Judge Scheindlin reversed the Magistrate Judge's finding regarding the destruction of the Ayres ESI because the Magistrate Judge had failed to conduct a culpability analysis.  According to Judge Scheindlin, Sekisui America was culpable because it had intentionally destroyed Ayres's ESI.  Judge Scheindlin found that Sekisui America was also grossly negligent in failing to fulfill its document preservation obligations.  As the plaintiff, Sekisui America knew that litigation was imminent, yet failed to institute a litigation hold until fifteen months after sending the Notice of Claim to the Harts.  Moreover, Sekisui America waited another six months before informing the individuals responsible for retaining the e-mail files of their duty to preserve ESI.  According to Judge Scheindlin, this "failure to meet even the most basic document preservation obligations constitutes gross negligence."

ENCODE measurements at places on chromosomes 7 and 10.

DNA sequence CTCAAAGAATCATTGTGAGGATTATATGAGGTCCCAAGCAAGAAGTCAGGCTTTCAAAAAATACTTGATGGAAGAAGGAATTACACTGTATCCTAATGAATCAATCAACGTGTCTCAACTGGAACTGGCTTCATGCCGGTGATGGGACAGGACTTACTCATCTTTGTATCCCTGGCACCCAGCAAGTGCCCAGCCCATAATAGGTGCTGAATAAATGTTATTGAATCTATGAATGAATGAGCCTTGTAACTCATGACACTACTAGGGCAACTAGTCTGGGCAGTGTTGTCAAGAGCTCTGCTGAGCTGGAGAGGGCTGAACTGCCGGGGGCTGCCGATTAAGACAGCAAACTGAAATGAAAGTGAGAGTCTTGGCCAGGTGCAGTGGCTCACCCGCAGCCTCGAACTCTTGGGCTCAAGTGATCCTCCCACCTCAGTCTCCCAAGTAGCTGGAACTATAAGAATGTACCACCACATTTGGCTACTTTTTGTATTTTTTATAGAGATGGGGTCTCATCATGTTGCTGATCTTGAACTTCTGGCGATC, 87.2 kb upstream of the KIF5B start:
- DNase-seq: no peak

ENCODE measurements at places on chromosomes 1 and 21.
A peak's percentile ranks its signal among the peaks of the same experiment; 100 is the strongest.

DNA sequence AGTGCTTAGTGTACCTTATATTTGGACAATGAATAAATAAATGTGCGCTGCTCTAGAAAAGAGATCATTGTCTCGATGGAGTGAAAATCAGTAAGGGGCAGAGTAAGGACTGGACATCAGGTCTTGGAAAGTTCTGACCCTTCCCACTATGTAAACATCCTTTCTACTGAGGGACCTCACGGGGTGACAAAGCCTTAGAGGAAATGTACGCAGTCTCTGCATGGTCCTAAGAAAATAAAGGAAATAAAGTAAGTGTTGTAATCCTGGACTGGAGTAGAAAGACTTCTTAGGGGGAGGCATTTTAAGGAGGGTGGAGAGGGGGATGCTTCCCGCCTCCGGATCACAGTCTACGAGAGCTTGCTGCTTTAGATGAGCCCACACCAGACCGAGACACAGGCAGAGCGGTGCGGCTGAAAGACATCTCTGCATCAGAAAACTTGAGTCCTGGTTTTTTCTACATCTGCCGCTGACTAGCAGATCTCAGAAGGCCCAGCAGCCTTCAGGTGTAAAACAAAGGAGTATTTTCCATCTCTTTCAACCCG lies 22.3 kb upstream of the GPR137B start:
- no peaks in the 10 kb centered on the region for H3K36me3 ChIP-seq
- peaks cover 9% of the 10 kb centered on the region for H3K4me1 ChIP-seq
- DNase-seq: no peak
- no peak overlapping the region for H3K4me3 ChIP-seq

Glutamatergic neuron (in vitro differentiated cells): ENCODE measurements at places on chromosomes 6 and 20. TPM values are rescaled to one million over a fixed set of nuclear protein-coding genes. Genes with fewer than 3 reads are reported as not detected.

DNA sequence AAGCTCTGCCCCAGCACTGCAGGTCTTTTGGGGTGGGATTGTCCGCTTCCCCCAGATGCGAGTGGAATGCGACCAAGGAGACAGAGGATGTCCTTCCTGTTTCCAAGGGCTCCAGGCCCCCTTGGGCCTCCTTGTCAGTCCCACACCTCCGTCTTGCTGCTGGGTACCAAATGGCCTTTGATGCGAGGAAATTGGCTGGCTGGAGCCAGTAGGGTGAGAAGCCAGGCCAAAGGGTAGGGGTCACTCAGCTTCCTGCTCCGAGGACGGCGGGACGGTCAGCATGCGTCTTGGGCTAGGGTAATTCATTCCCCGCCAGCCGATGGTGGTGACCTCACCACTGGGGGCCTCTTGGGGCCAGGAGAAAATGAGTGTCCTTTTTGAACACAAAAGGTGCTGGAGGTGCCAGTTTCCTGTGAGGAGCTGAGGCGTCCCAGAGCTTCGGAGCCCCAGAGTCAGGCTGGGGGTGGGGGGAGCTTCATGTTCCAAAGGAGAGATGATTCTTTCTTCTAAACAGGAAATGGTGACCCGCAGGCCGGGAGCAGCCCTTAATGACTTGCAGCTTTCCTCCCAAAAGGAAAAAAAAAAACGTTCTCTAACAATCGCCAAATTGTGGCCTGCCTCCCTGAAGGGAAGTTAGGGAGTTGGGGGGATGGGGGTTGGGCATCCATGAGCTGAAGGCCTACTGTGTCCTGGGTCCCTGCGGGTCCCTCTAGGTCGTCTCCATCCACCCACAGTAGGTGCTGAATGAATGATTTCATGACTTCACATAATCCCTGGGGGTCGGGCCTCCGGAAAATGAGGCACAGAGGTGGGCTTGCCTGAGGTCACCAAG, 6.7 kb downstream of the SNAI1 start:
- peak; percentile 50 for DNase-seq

She further held that missing evidence will be deemed relevant if it would have been helpful to the movant had it been preserved.  However, such a showing is not a necessary part of the sanctions analysis, as a finding that the evidence was destroyed intentionally or through gross negligence is usually sufficient to establish relevance.  Nevertheless, Judge Scheindlin found that the ESI at issue was relevant because Hart and Ayres were key individuals in the pending litigation.